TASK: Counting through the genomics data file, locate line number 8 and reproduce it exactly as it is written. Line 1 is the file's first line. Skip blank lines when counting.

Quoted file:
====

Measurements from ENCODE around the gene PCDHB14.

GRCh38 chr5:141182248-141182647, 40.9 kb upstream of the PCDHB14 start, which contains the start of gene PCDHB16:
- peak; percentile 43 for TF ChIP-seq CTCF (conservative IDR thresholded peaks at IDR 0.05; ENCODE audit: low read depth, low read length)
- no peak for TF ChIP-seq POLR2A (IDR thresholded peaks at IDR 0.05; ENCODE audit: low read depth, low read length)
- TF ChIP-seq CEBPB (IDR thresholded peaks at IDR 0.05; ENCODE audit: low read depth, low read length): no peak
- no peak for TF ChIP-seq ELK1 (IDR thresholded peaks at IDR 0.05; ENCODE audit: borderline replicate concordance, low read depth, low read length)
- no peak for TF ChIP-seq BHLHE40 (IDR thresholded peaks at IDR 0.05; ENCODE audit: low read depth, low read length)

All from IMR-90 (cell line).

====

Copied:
All from IMR-90 (cell line).